Training

Why I run #1: The path ahead

As part of my mental training for the marathon, I’ve been looking for reasons why I run. It’s no shock that one of these reasons is to be outdoors enjoying the scenery around me, but I’ve realised  the scene I get most captivated by is the path ahead of me. Whether it’s a beautiful country lane or a derelict urban street, something about the way a path leads into the distance is enchanting.

I’ve found evidence of this in my photo album, so I’m sharing a few reminders of the amazing places I’ve run in aid of invoking that great optimism felt by running into a beautiful scene.

The path ahead reveals unexpected beauty in the heart of a city

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Ruskin Park, London

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The High Line, Manhattan

The path ahead makes you want to run like a carefree child

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Somewhere in North Hertfordshire

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Somewhere in North Hertfordshire

The path ahead is iconic, like you’re running into history or a movie scene

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Brooklyn Bridge, New York

The path ahead smacks you with urban vibrancy

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Nr. Michaelkirchplatz, Berlin

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Williamsburg Bridge, New York

The path ahead is rarely bad when it is basked in sunshine

Dubai Marina

Dubai Marina

The path ahead isn’t always obvious 😉

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Wimbledon Common, London

Marathon training for the mind

As we close in on April, like other marathon runners I’ve been increasing the distance of my long runs and spending three or more hours consistently running. Physically my muscles are coping with the distance but my mental muscles need a bit of work. Despite the experience of six marathons under my belt, my confidence and sense of calm for endurance running seems weakened. Self-doubt and impatience have been following my every step. I need to add some mental strategies to my training plan.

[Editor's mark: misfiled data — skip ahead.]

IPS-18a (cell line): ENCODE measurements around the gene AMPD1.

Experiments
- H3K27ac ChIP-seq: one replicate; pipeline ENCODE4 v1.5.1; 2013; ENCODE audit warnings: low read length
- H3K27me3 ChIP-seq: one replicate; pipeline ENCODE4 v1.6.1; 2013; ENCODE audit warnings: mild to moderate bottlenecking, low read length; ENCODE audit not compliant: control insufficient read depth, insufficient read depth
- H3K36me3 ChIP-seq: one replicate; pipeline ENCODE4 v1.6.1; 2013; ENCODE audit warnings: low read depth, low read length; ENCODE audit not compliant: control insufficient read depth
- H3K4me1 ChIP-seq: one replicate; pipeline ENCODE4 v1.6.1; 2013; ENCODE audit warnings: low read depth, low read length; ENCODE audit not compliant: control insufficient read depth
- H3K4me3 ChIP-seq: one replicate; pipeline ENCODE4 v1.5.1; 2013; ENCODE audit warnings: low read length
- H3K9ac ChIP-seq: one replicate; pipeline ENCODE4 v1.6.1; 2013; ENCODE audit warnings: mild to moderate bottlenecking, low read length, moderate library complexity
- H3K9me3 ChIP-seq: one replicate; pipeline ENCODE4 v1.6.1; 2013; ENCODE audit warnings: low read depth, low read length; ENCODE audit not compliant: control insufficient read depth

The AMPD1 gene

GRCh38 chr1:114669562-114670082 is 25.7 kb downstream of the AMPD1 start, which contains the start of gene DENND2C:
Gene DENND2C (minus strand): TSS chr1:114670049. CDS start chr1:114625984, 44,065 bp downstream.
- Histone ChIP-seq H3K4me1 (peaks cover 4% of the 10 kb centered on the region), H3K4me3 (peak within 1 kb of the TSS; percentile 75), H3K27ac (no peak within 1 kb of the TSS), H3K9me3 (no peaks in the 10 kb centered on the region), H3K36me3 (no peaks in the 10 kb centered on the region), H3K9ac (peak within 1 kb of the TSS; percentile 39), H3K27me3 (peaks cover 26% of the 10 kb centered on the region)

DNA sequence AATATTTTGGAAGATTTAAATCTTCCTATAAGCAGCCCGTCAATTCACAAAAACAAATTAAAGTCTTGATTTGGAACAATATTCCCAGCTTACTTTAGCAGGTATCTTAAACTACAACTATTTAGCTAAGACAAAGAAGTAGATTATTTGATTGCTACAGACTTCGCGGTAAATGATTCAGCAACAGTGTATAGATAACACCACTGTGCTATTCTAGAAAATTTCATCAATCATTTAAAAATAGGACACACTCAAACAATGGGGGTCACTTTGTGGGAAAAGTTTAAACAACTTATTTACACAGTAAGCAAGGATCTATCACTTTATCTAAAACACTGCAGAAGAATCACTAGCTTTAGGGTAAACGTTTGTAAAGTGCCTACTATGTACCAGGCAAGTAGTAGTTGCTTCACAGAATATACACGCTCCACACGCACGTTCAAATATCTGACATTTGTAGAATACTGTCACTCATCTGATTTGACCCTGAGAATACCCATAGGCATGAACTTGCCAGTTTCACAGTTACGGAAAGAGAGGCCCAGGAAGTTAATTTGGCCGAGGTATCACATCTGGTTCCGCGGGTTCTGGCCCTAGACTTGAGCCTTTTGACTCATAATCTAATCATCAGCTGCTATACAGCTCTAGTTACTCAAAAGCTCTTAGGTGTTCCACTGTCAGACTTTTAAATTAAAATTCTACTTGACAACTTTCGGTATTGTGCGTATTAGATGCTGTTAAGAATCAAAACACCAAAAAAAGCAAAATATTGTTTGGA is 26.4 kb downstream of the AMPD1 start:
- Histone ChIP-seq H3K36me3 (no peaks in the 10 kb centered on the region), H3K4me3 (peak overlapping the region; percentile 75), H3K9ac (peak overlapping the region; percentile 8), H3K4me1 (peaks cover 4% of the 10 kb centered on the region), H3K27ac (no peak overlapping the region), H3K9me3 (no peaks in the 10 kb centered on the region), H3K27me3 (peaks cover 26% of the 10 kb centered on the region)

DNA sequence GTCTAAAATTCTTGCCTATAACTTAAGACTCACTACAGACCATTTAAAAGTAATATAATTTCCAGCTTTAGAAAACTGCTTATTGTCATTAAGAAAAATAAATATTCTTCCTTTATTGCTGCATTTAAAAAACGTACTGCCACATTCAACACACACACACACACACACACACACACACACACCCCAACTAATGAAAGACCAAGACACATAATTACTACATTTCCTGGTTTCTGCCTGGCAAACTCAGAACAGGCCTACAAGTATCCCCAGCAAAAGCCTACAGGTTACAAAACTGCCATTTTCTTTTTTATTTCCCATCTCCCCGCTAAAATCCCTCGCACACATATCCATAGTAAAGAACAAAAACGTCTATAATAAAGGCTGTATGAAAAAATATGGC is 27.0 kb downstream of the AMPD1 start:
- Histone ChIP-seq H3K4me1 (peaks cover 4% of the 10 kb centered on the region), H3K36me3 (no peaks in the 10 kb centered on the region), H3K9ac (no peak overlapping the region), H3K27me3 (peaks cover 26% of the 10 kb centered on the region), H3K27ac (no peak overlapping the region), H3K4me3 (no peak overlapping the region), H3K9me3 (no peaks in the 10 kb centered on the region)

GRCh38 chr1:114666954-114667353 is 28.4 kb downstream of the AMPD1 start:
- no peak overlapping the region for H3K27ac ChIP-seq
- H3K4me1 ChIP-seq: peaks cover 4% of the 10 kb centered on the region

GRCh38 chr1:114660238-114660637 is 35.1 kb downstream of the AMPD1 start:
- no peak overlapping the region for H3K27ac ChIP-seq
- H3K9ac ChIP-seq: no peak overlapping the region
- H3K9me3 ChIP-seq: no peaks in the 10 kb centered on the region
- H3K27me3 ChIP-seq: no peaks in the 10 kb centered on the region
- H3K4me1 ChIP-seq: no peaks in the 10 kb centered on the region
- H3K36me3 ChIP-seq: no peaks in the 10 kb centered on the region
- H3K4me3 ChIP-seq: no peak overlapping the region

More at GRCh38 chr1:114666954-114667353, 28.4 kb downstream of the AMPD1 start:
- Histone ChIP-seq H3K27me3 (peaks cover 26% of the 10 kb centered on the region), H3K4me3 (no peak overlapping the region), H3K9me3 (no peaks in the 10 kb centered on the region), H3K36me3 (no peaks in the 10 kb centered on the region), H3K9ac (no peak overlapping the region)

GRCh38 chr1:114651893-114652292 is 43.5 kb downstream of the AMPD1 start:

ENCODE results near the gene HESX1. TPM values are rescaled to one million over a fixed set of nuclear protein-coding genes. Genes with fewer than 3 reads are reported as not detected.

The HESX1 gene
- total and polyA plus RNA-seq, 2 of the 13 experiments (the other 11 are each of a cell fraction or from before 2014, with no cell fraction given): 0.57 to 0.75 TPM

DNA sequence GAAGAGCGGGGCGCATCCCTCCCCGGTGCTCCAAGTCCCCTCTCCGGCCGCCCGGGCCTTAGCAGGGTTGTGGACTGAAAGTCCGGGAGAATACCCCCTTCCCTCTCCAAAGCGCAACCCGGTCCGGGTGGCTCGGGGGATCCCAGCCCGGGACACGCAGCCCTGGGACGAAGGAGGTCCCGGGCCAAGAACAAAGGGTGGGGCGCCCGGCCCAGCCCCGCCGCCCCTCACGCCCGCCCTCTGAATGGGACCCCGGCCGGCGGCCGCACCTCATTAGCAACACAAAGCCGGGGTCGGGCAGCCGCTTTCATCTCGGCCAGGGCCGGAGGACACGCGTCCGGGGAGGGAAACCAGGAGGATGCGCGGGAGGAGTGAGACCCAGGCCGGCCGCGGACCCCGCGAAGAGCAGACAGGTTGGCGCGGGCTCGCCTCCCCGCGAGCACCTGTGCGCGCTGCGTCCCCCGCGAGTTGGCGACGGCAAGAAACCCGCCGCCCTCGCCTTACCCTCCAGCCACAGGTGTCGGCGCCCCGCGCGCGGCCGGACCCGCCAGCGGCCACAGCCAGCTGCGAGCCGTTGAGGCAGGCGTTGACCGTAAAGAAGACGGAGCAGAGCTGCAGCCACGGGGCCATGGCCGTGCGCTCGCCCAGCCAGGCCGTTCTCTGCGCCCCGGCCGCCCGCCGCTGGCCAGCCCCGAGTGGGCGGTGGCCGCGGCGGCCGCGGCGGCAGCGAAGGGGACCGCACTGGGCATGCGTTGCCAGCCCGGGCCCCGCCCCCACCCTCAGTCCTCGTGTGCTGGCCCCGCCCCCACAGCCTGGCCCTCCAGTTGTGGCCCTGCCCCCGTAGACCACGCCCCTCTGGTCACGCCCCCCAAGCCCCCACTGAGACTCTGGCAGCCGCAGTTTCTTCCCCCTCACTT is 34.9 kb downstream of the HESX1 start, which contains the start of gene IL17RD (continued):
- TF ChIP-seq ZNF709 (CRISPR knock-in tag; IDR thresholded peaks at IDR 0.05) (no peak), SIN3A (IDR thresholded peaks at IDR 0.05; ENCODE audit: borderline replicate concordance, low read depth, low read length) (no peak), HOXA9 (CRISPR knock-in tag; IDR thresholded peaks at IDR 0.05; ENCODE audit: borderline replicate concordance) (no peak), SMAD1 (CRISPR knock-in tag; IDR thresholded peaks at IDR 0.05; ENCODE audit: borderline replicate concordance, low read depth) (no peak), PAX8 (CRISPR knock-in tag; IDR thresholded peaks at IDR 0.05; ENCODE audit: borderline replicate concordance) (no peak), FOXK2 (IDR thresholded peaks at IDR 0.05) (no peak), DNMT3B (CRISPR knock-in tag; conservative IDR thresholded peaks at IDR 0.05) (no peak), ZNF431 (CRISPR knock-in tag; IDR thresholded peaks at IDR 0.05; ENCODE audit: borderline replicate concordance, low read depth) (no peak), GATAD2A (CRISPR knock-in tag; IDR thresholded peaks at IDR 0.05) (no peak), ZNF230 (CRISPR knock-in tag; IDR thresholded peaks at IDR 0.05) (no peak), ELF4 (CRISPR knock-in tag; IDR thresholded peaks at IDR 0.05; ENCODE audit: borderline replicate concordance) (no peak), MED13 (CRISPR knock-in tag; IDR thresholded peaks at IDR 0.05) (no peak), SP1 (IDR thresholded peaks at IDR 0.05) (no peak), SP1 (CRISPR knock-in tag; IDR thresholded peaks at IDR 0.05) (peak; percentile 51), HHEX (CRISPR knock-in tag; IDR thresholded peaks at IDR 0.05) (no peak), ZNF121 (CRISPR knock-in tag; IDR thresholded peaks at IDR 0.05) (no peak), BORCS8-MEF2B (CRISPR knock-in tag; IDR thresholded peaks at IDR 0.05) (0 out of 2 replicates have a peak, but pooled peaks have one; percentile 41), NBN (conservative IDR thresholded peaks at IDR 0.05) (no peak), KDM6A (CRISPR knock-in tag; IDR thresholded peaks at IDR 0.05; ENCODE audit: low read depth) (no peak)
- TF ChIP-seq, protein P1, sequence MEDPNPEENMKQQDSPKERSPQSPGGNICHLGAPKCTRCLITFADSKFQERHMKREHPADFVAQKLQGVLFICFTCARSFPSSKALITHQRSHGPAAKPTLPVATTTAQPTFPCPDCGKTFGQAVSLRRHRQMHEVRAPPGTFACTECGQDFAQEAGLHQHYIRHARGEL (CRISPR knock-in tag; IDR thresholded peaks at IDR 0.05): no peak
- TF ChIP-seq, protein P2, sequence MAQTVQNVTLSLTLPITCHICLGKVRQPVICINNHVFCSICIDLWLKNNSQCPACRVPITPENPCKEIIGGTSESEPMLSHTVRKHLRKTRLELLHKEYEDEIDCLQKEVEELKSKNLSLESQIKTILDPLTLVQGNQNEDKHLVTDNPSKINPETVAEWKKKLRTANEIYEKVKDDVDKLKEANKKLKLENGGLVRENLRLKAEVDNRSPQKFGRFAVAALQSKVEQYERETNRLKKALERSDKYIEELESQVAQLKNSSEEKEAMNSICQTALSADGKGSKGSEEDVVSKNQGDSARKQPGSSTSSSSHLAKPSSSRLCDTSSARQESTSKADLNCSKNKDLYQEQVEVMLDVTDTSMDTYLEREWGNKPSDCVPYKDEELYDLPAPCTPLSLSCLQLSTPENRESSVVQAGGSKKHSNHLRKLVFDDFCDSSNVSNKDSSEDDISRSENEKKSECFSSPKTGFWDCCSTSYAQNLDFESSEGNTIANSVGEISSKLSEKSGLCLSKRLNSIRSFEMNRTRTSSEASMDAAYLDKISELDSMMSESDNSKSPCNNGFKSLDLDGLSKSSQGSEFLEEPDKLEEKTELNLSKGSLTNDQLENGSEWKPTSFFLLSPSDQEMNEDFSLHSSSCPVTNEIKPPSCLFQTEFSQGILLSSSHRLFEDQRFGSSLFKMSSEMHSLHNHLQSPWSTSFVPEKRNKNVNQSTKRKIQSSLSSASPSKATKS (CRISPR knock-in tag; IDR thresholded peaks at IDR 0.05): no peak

free your mind

For advice I first looked to my running guru, Running Coach G, an elite ultramarathon runner who knows the solitude and stamina of a 100 mile race. He gave me these great tips:

1) FOCUS ON YOUR GOAL
“Keeping focus on the task at hand is key. Getting to the end of your run is the most important thing you need to do at that time so spend it in the happy place in your mind.”

2) FOCUS ON YOUR FORM
“The trick is to pick one or two things to focus on (like breathing pattern, body position, cadence)  for that specific run but to remember to enjoy the experience too. Keep a check on your focus points every now and then during the session and let yourself take in all the sights and sounds the rest of the time. Yes the aim is to perform better but if you force yourself to stay focused it may be detrimental to the later part of your run.”

3) FIND YOUR HAPPY P(L)ACE
“Over the years of coaching I have found that the body will give you signals to help you become a better athlete (and person in general). Self-doubt along with a few other mental downers are signs that you may be pushing yourself a bit too hard. This over exertion is most likely mental/psychological rather than physical so the best way to deal with it during a run is to slow down a bit, re-adjust your mindset, and when you are feeling that you are back in your happy place slowly start to build back up. This is the essence of mindful performance, endurance sport is about understanding both your body and mind.”

These points got me thinking and with some more research I’ve compiled a few extra strategies I’d like to implement:

4) MAKE A MENTAL PLAN FOR RACE DAY
As runners, we plan what to wear, how to get to the race, what we’ll eat, how we’ll pace, but what about planning a mental strategy? I’m going to anticipate how I’ll feel during the race, how I’ll react to any problems faced, and what thoughts might come to mind. I’ll write this down and read it back several times.

5) GET A MANTRA
From now on I’ll be giving myself positive affirmations like “I am strong. I can do this” and seeking out sayings that evoke optimism to memorise for race day. This might be lines from songs that put me in a happy place (and there’s no place for snobbery here, cheesy pop is definitely allowed).

6) GET A MOTIVE
Ok, there must be a reason I’ve been running for ten years, but I’ve never pinpointed what it is. This year I’m running for Leonard Cheshire Disability and knowing I’m supporting a good cause is a real boost. But I’d support them any way I could, so why run? It’s time to do some soul searching to identify my motive so I have a reason to remind myself to keep going.

If you have mental strategies for running, let’s discuss them in the comments 🙂